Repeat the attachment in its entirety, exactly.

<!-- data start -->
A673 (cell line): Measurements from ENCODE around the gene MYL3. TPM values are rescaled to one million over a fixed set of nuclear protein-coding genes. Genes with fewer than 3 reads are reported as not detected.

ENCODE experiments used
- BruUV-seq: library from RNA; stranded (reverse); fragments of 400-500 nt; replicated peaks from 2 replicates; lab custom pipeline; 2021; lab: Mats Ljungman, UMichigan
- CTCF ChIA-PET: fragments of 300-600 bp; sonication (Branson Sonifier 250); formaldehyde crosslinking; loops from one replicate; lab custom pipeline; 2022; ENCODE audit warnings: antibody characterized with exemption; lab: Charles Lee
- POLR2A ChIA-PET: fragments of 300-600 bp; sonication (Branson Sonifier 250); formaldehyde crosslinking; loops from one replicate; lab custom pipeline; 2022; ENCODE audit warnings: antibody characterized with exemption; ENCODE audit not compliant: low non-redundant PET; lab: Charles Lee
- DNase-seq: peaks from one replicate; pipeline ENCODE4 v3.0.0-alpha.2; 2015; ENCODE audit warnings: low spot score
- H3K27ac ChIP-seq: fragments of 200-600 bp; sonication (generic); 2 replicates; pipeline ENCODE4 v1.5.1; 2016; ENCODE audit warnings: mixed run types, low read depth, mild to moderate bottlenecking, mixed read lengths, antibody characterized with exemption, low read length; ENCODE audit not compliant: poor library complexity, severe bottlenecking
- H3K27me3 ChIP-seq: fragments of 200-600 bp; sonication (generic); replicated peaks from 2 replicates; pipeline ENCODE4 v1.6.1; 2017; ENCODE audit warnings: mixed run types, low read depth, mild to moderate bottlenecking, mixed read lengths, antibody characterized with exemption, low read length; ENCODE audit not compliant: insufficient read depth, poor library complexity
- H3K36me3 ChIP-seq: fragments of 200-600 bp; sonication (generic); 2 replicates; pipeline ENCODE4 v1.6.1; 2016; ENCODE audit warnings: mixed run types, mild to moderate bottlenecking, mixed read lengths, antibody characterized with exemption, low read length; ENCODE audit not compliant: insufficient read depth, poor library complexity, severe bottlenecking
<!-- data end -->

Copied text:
A673 (cell line): Measurements from ENCODE around the gene MYL3. TPM values are rescaled to one million over a fixed set of nuclear protein-coding genes. Genes with fewer than 3 reads are reported as not detected.

ENCODE experiments used
- BruUV-seq: library from RNA; stranded (reverse); fragments of 400-500 nt; replicated peaks from 2 replicates; lab custom pipeline; 2021; lab: Mats Ljungman, UMichigan
- CTCF ChIA-PET: fragments of 300-600 bp; sonication (Branson Sonifier 250); formaldehyde crosslinking; loops from one replicate; lab custom pipeline; 2022; ENCODE audit warnings: antibody characterized with exemption; lab: Charles Lee
- POLR2A ChIA-PET: fragments of 300-600 bp; sonication (Branson Sonifier 250); formaldehyde crosslinking; loops from one replicate; lab custom pipeline; 2022; ENCODE audit warnings: antibody characterized with exemption; ENCODE audit not compliant: low non-redundant PET; lab: Charles Lee
- DNase-seq: peaks from one replicate; pipeline ENCODE4 v3.0.0-alpha.2; 2015; ENCODE audit warnings: low spot score
- H3K27ac ChIP-seq: fragments of 200-600 bp; sonication (generic); 2 replicates; pipeline ENCODE4 v1.5.1; 2016; ENCODE audit warnings: mixed run types, low read depth, mild to moderate bottlenecking, mixed read lengths, antibody characterized with exemption, low read length; ENCODE audit not compliant: poor library complexity, severe bottlenecking
- H3K27me3 ChIP-seq: fragments of 200-600 bp; sonication (generic); replicated peaks from 2 replicates; pipeline ENCODE4 v1.6.1; 2017; ENCODE audit warnings: mixed run types, low read depth, mild to moderate bottlenecking, mixed read lengths, antibody characterized with exemption, low read length; ENCODE audit not compliant: insufficient read depth, poor library complexity
- H3K36me3 ChIP-seq: fragments of 200-600 bp; sonication (generic); 2 replicates; pipeline ENCODE4 v1.6.1; 2016; ENCODE audit warnings: mixed run types, mild to moderate bottlenecking, mixed read lengths, antibody characterized with exemption, low read length; ENCODE audit not compliant: insufficient read depth, poor library complexity, severe bottlenecking